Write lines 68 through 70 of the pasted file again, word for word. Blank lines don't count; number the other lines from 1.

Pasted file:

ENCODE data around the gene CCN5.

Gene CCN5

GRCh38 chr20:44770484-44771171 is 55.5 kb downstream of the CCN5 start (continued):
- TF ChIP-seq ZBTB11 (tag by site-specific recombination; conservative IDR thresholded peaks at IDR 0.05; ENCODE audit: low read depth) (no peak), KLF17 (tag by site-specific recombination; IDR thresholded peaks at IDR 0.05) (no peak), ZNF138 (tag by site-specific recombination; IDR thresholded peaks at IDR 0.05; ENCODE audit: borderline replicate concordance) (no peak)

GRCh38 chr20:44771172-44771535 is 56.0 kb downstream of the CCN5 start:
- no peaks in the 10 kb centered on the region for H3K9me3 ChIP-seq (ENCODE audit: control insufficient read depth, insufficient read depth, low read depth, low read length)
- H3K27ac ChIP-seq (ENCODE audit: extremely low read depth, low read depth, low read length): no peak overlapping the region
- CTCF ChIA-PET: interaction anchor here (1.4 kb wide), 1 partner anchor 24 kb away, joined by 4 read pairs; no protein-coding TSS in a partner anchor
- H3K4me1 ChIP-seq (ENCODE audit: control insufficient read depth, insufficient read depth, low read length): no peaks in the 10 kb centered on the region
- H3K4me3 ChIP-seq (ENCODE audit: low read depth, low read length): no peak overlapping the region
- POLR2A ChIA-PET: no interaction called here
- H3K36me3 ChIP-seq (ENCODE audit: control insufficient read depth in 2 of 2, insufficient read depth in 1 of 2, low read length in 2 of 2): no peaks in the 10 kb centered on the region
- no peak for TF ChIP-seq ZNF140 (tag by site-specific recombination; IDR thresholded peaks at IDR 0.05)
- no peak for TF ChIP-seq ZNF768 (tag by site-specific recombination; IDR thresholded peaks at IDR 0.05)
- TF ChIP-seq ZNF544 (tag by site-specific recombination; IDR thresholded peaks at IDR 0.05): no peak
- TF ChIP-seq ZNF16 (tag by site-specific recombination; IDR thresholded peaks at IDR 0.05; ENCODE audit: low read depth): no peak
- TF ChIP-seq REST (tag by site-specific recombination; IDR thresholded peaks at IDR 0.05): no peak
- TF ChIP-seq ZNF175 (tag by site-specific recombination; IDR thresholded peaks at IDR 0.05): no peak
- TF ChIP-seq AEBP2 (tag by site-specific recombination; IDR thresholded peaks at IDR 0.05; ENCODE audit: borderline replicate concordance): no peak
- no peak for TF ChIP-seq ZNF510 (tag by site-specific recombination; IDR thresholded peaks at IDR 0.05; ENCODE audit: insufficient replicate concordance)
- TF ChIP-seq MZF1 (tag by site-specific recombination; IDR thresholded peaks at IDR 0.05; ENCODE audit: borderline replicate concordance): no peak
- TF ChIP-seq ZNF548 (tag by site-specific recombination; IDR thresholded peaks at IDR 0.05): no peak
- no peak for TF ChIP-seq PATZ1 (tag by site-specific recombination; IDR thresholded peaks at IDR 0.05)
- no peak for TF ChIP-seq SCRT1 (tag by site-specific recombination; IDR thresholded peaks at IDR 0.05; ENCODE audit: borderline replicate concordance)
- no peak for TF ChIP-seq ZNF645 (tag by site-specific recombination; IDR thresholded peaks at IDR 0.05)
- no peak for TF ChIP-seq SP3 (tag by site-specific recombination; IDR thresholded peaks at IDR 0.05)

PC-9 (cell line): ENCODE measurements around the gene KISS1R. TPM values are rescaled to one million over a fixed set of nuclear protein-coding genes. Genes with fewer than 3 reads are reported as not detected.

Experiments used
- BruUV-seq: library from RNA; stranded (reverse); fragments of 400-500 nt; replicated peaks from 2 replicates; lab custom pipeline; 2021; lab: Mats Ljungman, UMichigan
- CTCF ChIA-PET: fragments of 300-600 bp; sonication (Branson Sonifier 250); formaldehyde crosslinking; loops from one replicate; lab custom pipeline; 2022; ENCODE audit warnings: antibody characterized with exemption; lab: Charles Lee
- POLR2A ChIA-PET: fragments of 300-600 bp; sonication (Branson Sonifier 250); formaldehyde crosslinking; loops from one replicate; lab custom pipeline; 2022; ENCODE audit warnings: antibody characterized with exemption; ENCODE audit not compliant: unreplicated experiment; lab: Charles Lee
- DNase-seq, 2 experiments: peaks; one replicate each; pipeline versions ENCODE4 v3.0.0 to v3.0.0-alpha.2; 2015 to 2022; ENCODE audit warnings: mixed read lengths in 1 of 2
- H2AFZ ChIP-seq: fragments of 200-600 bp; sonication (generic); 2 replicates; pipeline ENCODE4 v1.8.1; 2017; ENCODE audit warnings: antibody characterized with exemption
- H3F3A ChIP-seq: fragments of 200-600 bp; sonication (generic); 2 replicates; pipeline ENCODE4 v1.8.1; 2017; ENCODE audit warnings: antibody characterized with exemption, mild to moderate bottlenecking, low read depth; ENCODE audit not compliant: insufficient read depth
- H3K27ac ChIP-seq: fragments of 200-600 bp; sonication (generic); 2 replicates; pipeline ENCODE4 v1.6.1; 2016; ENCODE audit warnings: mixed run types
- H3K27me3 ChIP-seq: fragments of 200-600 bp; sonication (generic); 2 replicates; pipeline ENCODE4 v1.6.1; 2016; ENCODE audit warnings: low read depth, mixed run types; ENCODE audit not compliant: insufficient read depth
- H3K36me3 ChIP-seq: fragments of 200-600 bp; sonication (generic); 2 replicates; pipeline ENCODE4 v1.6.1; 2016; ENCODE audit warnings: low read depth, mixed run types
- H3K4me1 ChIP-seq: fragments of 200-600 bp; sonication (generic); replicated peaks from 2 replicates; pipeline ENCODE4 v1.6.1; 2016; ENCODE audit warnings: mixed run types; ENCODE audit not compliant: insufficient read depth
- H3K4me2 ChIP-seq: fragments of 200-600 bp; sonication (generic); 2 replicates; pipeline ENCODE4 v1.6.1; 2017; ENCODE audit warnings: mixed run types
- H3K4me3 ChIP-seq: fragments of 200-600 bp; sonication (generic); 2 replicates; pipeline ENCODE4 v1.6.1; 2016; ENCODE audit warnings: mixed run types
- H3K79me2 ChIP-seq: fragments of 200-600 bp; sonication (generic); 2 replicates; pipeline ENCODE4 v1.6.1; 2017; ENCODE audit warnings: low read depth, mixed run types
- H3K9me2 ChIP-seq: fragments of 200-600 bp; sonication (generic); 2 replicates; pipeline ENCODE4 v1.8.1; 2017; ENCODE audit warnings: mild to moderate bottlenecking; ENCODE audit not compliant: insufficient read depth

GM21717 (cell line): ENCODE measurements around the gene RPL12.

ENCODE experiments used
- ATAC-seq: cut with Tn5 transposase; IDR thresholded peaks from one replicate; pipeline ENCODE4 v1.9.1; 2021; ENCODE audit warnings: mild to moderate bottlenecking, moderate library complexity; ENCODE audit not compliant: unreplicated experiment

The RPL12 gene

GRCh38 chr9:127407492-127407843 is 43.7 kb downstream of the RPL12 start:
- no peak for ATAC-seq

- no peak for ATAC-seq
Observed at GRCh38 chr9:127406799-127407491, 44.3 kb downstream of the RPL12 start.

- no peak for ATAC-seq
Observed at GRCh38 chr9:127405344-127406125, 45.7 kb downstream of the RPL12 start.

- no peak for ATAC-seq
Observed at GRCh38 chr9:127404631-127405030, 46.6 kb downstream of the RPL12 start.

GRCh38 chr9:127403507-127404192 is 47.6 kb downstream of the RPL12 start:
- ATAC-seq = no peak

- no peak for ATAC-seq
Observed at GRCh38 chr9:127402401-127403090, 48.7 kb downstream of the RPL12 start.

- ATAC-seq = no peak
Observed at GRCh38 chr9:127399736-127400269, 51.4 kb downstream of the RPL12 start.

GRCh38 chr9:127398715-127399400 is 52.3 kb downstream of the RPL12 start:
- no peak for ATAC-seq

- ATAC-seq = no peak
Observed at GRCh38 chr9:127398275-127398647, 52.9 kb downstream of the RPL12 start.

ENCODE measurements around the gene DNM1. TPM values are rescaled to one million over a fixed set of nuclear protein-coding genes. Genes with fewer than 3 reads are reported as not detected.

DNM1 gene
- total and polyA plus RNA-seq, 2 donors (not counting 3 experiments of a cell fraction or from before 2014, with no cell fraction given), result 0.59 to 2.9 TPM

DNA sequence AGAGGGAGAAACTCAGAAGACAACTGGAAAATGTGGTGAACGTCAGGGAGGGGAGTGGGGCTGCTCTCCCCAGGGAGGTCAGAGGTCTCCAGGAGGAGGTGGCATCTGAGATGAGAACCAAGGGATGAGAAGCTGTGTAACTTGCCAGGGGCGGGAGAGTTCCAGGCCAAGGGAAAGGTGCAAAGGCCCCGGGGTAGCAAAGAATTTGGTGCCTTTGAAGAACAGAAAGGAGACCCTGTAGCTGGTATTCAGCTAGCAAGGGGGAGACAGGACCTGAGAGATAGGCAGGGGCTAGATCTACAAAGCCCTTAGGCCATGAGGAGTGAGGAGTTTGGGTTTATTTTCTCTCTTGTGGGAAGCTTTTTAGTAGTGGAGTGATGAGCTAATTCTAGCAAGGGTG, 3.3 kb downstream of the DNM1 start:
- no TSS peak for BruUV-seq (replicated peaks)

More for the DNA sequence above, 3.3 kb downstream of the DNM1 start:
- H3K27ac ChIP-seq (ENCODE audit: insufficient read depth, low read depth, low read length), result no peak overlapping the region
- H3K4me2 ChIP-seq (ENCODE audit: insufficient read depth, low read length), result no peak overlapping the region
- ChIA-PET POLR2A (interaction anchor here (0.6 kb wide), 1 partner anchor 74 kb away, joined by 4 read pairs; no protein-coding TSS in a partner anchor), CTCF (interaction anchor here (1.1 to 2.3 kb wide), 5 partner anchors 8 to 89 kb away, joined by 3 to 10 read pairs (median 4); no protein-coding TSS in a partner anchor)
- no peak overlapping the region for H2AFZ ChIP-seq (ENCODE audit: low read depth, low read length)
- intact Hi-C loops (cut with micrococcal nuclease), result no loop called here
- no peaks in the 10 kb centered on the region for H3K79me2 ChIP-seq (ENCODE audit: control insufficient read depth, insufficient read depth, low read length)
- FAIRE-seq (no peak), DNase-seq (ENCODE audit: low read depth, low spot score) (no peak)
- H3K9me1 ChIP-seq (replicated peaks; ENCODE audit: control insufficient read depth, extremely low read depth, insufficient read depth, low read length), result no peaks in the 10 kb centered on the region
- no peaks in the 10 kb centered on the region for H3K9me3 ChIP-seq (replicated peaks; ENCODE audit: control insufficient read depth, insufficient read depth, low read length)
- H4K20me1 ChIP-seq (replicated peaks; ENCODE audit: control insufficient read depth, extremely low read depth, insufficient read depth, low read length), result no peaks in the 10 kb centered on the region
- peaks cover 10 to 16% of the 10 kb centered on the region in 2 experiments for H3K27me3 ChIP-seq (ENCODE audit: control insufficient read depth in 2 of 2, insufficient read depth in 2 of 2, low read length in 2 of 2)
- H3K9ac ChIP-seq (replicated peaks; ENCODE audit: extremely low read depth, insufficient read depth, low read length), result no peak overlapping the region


DNA sequence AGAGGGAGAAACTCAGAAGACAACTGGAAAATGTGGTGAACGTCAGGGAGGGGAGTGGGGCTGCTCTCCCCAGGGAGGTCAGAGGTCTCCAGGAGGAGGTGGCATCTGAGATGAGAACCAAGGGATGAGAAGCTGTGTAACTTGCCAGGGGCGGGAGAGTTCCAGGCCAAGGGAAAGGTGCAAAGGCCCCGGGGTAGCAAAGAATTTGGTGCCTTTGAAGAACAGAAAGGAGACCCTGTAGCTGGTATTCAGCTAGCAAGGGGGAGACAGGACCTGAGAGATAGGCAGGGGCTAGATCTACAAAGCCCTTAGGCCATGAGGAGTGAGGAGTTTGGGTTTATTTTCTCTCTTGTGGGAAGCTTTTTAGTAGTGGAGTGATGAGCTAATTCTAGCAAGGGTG, 3.3 kb downstream of the DNM1 start:
- no TSS peak for BruUV-seq (replicated peaks)

More for the DNA sequence above, 3.3 kb downstream of the DNM1 start: